I was able to get out in the snow today and run from home to the Haw River and back. I wanted to share some photos here.
I was able to get out in the snow today and run from home to the Haw River and back. I wanted to share some photos here.
Running up Calloway is my favorite “run,” with “run” definitely in quotation marks because if I can average around 18 minute miles, I’m pretty happy. 🙂 Whenever we are in the Boone area, I try to hit this trail. In fact, one year I summited Calloway 12 tiimes!
When I heard Tanawah Adventures somehow got a permit to hold a trail race here, I was astounded. But excited! The race would be The Profile Trail to the summit of Calloway Peak, then down the back side using a combination of Daniel Boone, Nuwati, and Cragway, then back to the top, and back down. A total of nearly 15 miles and 4500′ of climb and descent.
It would be my 1st race since the ankle injury back in May. I had previewed the course three weeks prior and came in at 3 hrs 53 minutes (definitely trying not to push too hard). I thought anything under that would be good, as I thought my preview might not have been the full course. Turns out race day would stop at the old trail head, about a half mile short of the new one, but would also start about a third of a mile further from the new trail head, so nearly a wash.
The first thing that surprised me was that we’d be starting in 3 waves, with your bib number being assigned based on your ultra sign up ranking. I came in at 57 out of 150 runners, so did not make the 1st wave! That told me the level of runner in this race was going t o be up there. And instantly out of the gate people were flying towards the trail. I wanted to get towards the front of my wave and pass a few of those in the 1st wave, as once you hit the single track and climbs, passing would be a lot of work.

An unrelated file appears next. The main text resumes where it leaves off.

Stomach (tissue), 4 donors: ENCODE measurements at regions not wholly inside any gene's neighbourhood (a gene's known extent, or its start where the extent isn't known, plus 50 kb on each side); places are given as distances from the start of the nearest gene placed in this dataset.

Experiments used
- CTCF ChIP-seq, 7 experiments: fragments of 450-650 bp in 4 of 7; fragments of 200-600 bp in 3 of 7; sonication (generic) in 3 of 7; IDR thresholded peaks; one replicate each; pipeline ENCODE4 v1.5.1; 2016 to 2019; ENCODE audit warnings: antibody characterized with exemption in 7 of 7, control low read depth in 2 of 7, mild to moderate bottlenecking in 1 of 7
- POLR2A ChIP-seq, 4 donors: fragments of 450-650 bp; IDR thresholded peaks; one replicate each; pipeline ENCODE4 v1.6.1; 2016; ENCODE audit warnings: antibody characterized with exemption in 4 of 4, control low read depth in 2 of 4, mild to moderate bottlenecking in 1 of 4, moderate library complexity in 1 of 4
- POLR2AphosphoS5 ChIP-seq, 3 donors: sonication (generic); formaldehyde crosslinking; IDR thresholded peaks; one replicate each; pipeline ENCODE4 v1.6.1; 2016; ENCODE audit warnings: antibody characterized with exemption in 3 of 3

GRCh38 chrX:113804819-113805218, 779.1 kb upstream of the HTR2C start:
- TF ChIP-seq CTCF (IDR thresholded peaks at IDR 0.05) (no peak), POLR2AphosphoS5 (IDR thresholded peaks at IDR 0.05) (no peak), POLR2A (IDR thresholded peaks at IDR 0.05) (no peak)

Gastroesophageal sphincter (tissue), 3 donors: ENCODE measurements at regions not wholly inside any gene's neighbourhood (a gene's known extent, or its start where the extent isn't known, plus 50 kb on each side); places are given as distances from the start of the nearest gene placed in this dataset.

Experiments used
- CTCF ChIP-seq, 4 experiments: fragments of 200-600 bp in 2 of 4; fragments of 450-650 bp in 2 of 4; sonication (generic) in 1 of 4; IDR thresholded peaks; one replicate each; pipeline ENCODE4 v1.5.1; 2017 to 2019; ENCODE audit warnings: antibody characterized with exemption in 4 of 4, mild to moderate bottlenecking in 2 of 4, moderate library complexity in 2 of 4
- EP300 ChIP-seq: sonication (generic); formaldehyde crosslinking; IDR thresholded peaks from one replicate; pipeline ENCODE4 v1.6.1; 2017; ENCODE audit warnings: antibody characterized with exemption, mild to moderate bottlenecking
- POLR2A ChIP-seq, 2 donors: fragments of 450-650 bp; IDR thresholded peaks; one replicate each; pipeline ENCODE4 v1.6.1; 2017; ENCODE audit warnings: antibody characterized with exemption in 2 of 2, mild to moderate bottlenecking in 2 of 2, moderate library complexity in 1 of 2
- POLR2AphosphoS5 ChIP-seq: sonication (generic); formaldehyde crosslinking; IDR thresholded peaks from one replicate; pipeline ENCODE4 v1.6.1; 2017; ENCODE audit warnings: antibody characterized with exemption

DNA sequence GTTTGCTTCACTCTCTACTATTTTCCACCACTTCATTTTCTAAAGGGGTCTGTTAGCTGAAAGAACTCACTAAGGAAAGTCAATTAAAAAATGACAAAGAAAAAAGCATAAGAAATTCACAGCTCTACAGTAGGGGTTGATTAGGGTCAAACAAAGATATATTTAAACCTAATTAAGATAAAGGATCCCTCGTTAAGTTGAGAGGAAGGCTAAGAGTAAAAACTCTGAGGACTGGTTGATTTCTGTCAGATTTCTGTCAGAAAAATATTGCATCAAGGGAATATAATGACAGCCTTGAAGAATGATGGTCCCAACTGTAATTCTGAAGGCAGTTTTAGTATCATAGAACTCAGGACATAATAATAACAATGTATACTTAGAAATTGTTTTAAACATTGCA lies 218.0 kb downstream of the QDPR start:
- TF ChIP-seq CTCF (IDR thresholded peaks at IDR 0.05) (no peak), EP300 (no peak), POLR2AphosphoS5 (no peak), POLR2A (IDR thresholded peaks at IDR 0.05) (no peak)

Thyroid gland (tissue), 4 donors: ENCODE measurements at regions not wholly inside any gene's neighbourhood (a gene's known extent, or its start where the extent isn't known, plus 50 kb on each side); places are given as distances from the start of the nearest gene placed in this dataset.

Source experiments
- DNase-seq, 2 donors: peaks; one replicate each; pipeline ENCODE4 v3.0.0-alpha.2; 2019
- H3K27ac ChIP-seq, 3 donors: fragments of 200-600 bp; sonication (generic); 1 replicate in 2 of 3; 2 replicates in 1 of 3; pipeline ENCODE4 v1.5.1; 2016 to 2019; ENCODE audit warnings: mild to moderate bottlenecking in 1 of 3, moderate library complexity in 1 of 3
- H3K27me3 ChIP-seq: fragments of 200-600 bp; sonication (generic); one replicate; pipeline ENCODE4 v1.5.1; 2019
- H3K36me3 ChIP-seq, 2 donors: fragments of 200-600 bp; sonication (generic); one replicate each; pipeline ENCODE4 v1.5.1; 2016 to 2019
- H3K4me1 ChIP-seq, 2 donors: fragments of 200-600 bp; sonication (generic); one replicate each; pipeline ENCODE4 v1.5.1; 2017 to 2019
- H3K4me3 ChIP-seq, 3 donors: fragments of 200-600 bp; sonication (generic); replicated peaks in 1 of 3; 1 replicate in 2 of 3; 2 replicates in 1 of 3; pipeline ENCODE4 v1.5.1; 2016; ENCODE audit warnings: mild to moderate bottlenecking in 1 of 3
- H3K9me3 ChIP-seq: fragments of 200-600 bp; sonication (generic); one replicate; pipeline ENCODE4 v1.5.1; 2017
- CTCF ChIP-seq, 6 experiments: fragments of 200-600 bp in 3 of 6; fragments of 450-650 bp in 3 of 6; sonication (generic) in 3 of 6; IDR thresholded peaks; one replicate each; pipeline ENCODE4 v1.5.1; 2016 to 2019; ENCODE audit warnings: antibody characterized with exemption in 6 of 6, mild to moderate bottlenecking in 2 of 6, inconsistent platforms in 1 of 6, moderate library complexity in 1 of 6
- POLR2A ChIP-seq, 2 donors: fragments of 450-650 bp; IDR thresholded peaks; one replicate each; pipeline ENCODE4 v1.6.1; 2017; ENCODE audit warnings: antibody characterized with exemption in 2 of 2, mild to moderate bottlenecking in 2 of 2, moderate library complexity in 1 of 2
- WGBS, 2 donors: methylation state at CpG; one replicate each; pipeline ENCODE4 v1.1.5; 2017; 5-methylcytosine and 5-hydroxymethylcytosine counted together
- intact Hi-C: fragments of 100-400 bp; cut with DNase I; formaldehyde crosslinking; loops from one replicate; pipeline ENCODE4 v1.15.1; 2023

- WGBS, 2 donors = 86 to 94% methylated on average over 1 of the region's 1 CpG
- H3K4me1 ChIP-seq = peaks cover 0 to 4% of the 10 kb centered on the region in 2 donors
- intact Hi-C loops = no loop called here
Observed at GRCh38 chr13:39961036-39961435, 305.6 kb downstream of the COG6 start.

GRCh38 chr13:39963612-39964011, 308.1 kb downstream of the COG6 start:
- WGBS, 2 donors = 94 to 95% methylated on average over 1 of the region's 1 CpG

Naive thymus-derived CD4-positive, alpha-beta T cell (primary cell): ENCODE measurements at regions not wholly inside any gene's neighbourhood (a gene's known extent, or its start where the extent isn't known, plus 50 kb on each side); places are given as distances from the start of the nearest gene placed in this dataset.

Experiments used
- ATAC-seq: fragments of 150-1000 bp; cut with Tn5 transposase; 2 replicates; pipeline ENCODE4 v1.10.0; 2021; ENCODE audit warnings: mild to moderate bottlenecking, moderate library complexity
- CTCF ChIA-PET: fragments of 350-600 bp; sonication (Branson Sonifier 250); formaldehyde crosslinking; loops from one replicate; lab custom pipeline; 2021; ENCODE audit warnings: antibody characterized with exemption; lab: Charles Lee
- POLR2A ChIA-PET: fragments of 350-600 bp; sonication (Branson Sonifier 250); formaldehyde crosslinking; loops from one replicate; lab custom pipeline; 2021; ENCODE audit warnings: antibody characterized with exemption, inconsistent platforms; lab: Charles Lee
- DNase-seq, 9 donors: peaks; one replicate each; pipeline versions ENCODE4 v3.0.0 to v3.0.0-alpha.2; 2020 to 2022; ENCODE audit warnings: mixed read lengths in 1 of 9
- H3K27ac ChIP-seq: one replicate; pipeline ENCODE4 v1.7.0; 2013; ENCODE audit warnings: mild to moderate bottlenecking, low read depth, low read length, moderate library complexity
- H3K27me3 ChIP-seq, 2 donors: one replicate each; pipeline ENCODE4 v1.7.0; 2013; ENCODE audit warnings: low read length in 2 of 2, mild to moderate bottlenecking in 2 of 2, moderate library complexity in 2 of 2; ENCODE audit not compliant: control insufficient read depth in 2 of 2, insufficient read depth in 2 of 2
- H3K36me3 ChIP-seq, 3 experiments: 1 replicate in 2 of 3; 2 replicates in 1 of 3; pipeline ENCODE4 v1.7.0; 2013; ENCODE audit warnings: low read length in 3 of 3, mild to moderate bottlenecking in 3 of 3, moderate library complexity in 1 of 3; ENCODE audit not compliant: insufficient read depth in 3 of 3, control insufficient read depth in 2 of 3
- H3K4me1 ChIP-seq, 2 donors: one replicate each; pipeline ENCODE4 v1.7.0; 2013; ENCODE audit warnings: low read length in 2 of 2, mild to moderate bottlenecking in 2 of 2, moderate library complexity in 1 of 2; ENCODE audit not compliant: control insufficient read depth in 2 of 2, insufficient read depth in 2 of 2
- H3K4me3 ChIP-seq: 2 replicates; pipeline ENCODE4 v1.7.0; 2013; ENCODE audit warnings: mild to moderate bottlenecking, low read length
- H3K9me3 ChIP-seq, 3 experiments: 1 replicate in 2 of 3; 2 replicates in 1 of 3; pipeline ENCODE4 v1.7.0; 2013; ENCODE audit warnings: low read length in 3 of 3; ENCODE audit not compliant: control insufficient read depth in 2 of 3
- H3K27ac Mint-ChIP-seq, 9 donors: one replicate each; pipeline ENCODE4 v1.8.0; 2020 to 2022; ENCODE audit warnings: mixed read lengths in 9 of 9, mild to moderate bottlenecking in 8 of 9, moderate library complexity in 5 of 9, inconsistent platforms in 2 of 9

I’ll keep it short and just say I ran very well, but was amazed at how well so many other people handled this brutal course! I came in at 3:28, 25 minutes faster than my preview time, and much faster than I thought I could run it. So I was happy. (I think I was 47th so I moved up a little!)
Here I am coming down the backside. Pictures never do justice to the steepness — but trust me this is steep!
As I was waiting at the finish I heard from Kelly that she had slipped and hurt her knee. Eventually she made it to the medics and they wrapped her knee and gave her a 2nd pole to come down on. I ran up to the car, grabbed some warm clothes and food, and headed out to meet her. I then came in the last 1.5 – 2 miles with her. Turns out she tore her ACL — completely off the femur — but was still able to finish! But she will need surgery. 😦
Here are my lap times:
And Strava race analysis — a little faster on the 2nd half, but I think the climb is a little easier on the backside.
Ok, this is happening:
8 days, over 200 miles, one rest day, with daily distances of 13-50+ miles!
I’ll be running with Team Tassy, an organization with the following mission:
We accompany families in Haiti out of poverty through good, dignified jobs.
Additionally, “we run to show that Haiti’s not a place to be feared or to be pitied.”
Last year, my friend Jason, participated in the 2017 version of , and convinced me what an amazing opportunity it was. (Remember Jason? — I got to pace him the last 25 miles of his Umstead 100 win.) I’ve never run anywhere near the kind of distance over a week that this will be, but I’m ready to embrace the challenge.
Jason came to HRCA last year during the athletic banquet, and talked about his love of running and love of mission work, and how this run enabled him to combine the two. Kelly and I want to explore the world of mission work outside of our own community, especially as we approach the day when the kids are out of the nest, and while this is not a hands on mission trip but instead a fundraiser, it will allow me to see a common destination for mission trips. In fact, Kelly and Riley are going to do a real hands on mission trip in Haiti next summer, and I hope to do the same at some point in the not too distant future.
My coach, David Roche of Some Work All Play (SWAP), questioned why I wanted to do this. I gave an answer that didn’t satisfy him, and he challenged me to read “Mountains Beyond Mountains,” the story of Paul Farmer and his medical “mission” work in Haiti and other places around the world. As I read it, I became more and more inspired. (I think if I was not 47, I’d go back to med school!) 🙂 David’s recommendation to me to read this book reminds me of Phil Jackson, the basketball coach, and how he’d pick a different book for each player every season… There’s some real insight there beyond running that David had, which made me dig deeper, and I really appreciate it. Now when I’m really suffering out there, which I know I will (probably many times!) running across Haiti, I’ll be able to dig that much deeper and persevere.